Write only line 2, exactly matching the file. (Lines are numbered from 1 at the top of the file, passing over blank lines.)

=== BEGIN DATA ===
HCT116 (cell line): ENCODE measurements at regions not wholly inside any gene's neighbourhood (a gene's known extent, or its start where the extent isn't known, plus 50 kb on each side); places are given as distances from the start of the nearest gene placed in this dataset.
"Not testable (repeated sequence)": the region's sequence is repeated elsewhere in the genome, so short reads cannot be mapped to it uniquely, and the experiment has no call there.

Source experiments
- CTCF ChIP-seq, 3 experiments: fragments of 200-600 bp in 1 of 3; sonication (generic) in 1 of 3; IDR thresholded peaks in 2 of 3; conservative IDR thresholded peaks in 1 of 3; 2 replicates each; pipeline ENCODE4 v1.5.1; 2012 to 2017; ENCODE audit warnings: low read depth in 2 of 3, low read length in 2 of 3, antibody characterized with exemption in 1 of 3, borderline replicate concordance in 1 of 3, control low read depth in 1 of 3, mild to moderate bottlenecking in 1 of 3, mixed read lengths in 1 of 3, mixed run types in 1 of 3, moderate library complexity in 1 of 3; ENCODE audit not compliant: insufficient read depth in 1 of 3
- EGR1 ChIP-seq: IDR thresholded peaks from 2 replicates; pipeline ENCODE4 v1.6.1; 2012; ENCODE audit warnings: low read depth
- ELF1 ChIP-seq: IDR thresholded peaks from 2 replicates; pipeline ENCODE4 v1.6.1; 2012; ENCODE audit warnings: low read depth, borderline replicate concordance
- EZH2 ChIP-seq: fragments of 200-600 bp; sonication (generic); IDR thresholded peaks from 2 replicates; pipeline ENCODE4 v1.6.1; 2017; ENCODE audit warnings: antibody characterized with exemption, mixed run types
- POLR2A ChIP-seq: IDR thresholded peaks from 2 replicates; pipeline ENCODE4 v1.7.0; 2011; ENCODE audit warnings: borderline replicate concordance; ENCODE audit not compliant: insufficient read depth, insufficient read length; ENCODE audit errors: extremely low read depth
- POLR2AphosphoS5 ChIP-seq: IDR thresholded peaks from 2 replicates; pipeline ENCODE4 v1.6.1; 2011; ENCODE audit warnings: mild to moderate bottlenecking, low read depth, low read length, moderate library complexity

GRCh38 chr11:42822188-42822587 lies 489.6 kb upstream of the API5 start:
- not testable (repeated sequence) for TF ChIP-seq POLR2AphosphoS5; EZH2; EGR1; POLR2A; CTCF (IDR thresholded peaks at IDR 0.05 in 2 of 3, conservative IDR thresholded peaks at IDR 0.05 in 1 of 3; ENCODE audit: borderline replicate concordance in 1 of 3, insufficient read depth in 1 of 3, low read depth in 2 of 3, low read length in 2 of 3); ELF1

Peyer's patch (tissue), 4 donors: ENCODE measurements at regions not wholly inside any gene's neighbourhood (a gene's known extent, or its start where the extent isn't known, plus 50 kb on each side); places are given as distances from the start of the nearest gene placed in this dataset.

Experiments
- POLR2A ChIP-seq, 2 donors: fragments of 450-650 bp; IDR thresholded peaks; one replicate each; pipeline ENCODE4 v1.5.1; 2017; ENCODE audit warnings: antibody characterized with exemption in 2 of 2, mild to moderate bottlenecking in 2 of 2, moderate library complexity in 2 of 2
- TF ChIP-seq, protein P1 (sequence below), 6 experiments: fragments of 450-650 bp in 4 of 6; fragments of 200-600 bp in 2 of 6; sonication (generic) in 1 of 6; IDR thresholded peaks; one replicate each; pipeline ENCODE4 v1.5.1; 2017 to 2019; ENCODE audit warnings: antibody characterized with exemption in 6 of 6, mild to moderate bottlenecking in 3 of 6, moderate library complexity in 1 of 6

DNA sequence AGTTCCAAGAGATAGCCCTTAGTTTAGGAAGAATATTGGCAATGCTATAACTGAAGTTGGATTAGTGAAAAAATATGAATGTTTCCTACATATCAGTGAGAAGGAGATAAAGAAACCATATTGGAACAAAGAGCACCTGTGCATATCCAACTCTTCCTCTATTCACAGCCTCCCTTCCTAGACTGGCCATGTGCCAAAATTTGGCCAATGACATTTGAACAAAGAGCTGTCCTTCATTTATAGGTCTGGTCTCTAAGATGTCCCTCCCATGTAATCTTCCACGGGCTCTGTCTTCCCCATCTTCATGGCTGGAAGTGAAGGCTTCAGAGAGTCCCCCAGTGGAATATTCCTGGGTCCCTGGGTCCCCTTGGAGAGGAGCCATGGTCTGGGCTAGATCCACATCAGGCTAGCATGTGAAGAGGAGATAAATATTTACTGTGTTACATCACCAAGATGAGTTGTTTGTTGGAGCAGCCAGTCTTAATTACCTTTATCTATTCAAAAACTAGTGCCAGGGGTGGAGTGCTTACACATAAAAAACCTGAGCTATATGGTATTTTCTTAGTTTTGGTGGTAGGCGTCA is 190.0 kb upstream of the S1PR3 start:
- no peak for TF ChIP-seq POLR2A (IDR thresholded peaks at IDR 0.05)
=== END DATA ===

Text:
"Not testable (repeated sequence)": the region's sequence is repeated elsewhere in the genome, so short reads cannot be mapped to it uniquely, and the experiment has no call there.